So I'm staking my claim in the ground and letting you know: I love Black Friday, and I love it for some of the same reasons that people wish it never existed.
2012 - Our last Christmas in our little yellow home, though we had no idea of that at the time. Some presents were definitely bought during Black Friday, like a headlamp that wasn't on sale but was perfect for my Angel. He still uses it.
It probably also helps that it's not like we're trying to shop in a gigantic city. Flint, MI isn't a huge, bustling metropolis. The last few years, all the Black Friday sales and lines actually felt rather calm and laid back in comparison to the years before that.
People often claim that Black Friday shopping steals family time, but as far as I'm concerned, the hours between 12-8 p.m. would otherwise be spent sleeping, so Black Friday only means more family time for us. Angel always worked either Thanksgiving or Black Friday at the hospital while I traveled to spend the holiday with relatives a couple hours away, so I would have been sleeping alone anyways--might as well not sleep, right? We also tend to meet and start chatting with other folks waiting in the long lines and share grins over varied good deals and tips on where to find specific items, so it almost feels like a community event or party.
I think sometimes people are a little too quick to cry "consumerism" and lament over the irony of shopping immediately after being grateful for all we have, because, honestly, Black Friday prices are something to be thankful for, as they make needed items much more affordable than they generally are.
One year, our entire Black Friday shopping list consisted of undergarments and jeans. If you've ever talked to an American who lives in our part of the world, you've doubtless heard complaints about how impossible it is, when living here, to find undergarments and jeans that are 1) affordable and 2) of decent quality and 3) sized to fit typical American bodies. My parents still had 5 daughters at home at the time, so you can imagine that buying something that usually runs $35 each for $8 instead was an alluring deal (multiply that original price by 2 or 3 pieces for each lady of the family and you'll get heart palpitations). The "little girls" who run 5'7" and 5'8" can't find jeans actually long enough to be jeans in this country, so getting pants that covered their ankles at 50% off was amazing! My parents even picked up discounted clothes for my brother, because clothes for men of his intimidating stature are never cheap, and his college-student budget means he'll wear clothes with holes in them rather than buy new ones on his own. Sometimes Black Friday is a little less about materialism and a little more about a chance to wear clothes that fit appropriately and won't fall apart in the wash. Another time, we bought a couple of the infamous dirt-cheap Jansport backpacks from Kohl's to bring back here to some friends who Christmas wish had been a sturdy bag (Angel bought a work bag here back in July and it's already disintegrated so much that it's gone in the garbage. He's now using the Jansport backpack I bought for college and carried with me every day of school. They may be cheap, and I know they aren't top-notch backpacks, but they are miles better than what's available at our price range here).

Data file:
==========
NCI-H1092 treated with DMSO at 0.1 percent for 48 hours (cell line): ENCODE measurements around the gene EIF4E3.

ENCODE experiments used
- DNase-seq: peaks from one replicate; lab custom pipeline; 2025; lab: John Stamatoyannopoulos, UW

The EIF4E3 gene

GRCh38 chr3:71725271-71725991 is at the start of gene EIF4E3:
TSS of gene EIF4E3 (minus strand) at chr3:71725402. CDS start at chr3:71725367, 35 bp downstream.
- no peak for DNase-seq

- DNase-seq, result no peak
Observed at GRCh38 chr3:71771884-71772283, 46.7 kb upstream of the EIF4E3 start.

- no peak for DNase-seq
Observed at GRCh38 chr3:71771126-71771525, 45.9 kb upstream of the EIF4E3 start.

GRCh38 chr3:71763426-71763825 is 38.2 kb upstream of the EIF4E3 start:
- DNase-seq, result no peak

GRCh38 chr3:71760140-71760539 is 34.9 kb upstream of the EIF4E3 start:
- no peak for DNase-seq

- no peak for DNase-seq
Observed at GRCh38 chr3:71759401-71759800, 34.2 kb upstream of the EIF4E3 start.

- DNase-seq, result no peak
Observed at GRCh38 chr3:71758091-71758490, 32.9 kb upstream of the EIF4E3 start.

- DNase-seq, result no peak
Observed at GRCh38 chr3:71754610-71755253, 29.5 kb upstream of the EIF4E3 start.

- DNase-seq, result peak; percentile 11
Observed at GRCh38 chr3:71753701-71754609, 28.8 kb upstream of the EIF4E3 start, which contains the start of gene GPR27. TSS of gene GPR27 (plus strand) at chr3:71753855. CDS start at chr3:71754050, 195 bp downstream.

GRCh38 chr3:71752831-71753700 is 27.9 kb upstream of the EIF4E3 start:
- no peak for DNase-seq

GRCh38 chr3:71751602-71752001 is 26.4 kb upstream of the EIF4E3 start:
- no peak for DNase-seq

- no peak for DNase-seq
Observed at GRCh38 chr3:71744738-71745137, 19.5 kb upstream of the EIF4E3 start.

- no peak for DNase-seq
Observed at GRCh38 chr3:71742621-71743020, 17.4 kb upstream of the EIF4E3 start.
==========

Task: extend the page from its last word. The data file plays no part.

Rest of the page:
If I'm ever in the USA for Thanksgiving again, I plan to go Black Friday shopping (and a mere 16 months abroad has taught me exactly what supplies I'd stock up on!).
As the day approaches, I thank all those who are working on that day, and I wish that your customers will be of the happy sort and not the sort who should have stayed in bed a few more hours. But even if you end up with a few battle stories of the crazy folks, that's okay. Boring stories never made for good conversation...or good blog posts. Happy shopping if you're going, happy sleeping if you're not!